There was also an issue of access. Not everyone found it easy to get along to a group or other service. In some areas transport could be a real problem. Some buildings were not particularly easy to find – they might be tucked away behind another building, look as if (as many buildings have been) they are used for some completely different purpose, access was not always geared to the needs of young families and signage externally and internally was not always sufficient to make a venue easy to find.
Critically important for many was the welcome they received. Being met on arrival on the first visit rather than trying to find a group yourself could make a huge difference. A friendly, smiling face and an approachable manner again was very important to families, particularly when parents were nervous or lacking in confidence. Going into a room full of strangers is never easy, and it can be even harder if you are anxious that you will not fit in, or that others may be critical of you. Being ‘chummed’ could be a big help. Some parents suggested that health visitors could accompany parents on their first visit to a service. Knowing some of the staff and other parents in advance could also be helpful. Offering an informal opportunity to meet and find out more before attending, possibly by visiting the family at home, could help reduce parents’ anxieties.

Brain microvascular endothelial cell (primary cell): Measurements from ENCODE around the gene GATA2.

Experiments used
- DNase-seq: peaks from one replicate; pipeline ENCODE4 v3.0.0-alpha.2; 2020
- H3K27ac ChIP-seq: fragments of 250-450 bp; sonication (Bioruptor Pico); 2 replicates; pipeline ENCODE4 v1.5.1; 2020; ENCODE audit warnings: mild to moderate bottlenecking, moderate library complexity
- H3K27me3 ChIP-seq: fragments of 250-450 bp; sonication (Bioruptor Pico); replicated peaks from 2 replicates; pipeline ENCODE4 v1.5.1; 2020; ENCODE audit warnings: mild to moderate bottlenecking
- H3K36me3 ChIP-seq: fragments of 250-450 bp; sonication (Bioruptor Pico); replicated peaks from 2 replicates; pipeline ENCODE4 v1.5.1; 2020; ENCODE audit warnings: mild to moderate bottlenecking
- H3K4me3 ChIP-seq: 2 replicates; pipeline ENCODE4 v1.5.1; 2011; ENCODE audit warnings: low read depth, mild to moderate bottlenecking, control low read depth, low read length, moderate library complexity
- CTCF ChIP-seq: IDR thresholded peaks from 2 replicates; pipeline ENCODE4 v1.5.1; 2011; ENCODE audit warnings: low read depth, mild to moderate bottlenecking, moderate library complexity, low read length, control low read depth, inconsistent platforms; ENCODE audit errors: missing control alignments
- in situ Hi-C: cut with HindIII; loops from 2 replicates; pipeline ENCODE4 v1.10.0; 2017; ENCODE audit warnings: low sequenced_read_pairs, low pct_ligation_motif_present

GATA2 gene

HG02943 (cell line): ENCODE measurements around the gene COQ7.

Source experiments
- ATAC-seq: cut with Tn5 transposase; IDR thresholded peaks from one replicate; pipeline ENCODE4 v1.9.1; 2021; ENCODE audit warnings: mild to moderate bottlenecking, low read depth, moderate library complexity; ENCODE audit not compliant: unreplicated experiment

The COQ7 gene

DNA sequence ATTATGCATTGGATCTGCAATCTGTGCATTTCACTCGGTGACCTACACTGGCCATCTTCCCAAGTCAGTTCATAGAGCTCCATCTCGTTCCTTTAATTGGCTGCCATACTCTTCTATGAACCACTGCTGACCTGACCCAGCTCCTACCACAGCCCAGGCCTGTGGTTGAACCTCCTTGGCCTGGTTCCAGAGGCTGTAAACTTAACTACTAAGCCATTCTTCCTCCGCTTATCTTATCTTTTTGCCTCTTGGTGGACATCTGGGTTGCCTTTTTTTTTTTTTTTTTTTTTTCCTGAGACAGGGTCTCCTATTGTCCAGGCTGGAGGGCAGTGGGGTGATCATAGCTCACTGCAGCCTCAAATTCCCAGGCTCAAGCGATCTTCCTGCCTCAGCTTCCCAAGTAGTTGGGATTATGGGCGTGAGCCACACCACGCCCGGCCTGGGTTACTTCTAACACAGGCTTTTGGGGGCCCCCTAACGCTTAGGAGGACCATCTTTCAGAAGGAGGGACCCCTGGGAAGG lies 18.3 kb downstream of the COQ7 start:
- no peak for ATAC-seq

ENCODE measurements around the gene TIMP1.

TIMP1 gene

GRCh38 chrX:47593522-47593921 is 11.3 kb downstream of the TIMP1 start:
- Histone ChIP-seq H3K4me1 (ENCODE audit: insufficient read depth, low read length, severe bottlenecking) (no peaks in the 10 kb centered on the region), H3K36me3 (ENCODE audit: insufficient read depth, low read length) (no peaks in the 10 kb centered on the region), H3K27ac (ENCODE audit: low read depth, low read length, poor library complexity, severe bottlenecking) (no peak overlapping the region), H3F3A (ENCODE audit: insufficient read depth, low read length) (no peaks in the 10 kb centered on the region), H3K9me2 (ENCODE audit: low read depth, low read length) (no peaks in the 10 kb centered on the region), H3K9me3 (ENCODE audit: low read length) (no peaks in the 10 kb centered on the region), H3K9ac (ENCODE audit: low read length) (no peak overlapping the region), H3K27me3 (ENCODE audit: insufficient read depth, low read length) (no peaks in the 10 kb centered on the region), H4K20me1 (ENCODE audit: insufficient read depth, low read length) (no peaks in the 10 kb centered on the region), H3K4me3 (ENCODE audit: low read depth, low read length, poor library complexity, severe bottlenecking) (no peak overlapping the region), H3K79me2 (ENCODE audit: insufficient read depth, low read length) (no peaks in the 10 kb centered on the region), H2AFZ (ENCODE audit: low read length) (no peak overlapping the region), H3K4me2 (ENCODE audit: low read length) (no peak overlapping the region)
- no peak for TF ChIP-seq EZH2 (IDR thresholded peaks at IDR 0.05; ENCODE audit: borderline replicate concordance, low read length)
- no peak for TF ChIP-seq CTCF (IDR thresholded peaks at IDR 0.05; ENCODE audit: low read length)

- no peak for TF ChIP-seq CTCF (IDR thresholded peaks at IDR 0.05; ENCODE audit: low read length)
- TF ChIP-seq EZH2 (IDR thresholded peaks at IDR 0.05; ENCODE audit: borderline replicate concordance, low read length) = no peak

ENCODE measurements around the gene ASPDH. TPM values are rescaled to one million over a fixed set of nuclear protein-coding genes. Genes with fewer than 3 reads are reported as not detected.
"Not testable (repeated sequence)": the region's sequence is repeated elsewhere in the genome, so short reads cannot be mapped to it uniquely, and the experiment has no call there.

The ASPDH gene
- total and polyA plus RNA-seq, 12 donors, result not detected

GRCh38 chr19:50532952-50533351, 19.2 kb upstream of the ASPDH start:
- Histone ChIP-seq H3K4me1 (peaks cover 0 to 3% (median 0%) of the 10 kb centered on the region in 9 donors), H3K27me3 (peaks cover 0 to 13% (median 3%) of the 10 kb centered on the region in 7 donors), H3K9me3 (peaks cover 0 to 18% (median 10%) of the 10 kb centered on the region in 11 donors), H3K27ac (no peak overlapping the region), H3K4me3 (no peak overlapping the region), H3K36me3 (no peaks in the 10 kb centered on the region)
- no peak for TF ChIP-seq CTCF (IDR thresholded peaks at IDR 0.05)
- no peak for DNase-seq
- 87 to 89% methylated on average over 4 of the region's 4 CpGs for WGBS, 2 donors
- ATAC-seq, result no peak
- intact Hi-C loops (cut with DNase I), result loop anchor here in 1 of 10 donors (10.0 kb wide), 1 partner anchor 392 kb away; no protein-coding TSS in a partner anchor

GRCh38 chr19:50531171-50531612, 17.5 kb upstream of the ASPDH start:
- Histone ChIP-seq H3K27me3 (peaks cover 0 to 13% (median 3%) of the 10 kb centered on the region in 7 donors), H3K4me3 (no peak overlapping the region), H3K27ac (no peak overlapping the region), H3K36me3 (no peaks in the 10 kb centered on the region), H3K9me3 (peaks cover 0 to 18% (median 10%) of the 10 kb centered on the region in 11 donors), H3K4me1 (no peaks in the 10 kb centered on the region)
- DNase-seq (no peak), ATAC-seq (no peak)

The attitude of the professionals was vitally important. Some parents did not find it easy to approach them or felt that they were being judged. Some Dads inparticular felt that their role in the family had not been valued or well acknowledged, or that their genuine commitment to being fully involved in the lives of their young children was interpreted as being ‘controlling’. We are, it seems, still quite some distance away from fathers being seen and valued as equal parents, and from ensuring that parents, no matter their circumstances, were always treated with courtesy and respect.
We also found parents were more receptive when the content of the groups was less prescriptive, allowing them to raise issues that were current and important for them. Practical help and advice that they could realistically act on were valued. Many described the peer support from other parents as being a very important element of groups they had used. The attitude of and acceptance by other parents was a determining factor in whether they continued involvement with a service or if their first visit was to be thir last.
Finally, while parents enjoyed doing activities with their children and learning together, many really valued a balance between doing things together and having some element of respite. The opportunity to do things with other adults – even just going to a café for a coffee – knowing that their child was safely cared for, was a real support to many.
Based on these findings we want to develop a model of family support that meets children’s and parents’ needs and builds on the mainstream, universal and community level services available to all. Alongside the baby boxes, this could be another import from the Nordic lands that improves and equalises the early life experience of Scottish children.
Marion McLeod is Children in Scotland’s Policy Manager
The Open Kindergarten project has been made possible thanks to funding from the Scottish Government’s Social Innovation Fund, and collaboration with operational partners, the City of Edinburgh Council Early Years Service and Midlothian Sure Start.
Other articles published in our June 2018 newsletter:
Other articles about early intervention: